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Updated documentation a bit.

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1 parent 8f68bfe commit 028e0092c71d5d198720ae8a394498ff4878417c @burke committed Dec 6, 2012
Showing with 20 additions and 32 deletions.
  1. +5 −8 README.md
  2. +1 −1 VERSION
  3. BIN docs/csp.pdf
  4. +8 −19 docs/ruby/modifying.md
  5. +6 −4 man/src/zeus.ronn
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@@ -21,28 +21,25 @@ You can install the GC-patched ruby from [this gist for rbenv](https://gist.gith
Install the gem.
gem install zeus
- zeus init
Q: "I should put it in my `Gemfile`, right?"
-A: You can, but running `bundle exec zeus` instead of `zeus` can add precious seconds to a command that otherwise would be quite a bit faster. Zeus was built to be run from outside of bundler.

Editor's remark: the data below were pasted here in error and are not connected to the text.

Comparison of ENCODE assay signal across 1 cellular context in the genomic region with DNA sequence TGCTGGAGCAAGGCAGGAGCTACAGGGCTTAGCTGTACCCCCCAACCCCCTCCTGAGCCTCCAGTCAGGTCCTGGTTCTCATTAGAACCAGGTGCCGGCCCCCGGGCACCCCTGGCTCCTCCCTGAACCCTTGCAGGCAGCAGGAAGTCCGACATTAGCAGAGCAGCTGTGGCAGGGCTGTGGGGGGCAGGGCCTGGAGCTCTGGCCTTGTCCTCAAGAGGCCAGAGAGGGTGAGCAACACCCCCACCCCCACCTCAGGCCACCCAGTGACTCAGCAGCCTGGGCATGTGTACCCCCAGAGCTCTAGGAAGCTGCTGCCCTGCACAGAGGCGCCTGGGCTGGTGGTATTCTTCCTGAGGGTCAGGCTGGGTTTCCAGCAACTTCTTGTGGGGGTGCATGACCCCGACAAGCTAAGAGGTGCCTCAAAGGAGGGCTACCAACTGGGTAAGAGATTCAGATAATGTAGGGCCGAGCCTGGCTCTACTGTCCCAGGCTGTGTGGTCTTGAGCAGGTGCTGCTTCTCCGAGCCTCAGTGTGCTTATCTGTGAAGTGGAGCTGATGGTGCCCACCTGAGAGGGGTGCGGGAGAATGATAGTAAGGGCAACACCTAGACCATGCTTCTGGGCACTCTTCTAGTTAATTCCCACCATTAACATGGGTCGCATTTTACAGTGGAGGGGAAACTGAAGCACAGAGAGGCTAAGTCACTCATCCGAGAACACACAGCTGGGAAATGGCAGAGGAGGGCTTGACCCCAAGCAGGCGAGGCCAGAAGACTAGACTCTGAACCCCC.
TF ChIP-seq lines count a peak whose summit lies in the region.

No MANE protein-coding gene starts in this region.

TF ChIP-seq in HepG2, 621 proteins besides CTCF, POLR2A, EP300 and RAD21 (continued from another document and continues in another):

+A: You can, but running `bundle exec zeus` instead of `zeus` adds precious seconds to commands that otherwise would be quite a bit faster. Zeus was built to be run from outside of bundler.
## Usage
Start the server:
zeus start
-See a list of the available commands:
+The server will print a list of available commands.
- zeus commands
-
-Run some commands:
+Run some commands in another shell:
zeus console
zeus server
- zeus testrb test/unit/widget_test.rb
- zeus rspec spec/widget_spec.rb
+ zeus test test/unit/widget_test.rb
+ zeus test spec/widget_spec.rb
zeus generate model omg
zeus rake -T
zeus runner omg.rb
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@@ -1 +1 @@
-0.12.0
+1.13.0.preview1
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@@ -1,8 +1,8 @@
# Modifying the boot process
-Running `zeus init` creates a default [`zeus.json`](/burke/zeus/tree/master/examples/zeus.json) that defines the boot order for your application. Chances are not all of it is relevant -- for example, it includes commands for both test/unit and rspec. These can be removed from the JSON file and they will not be booted.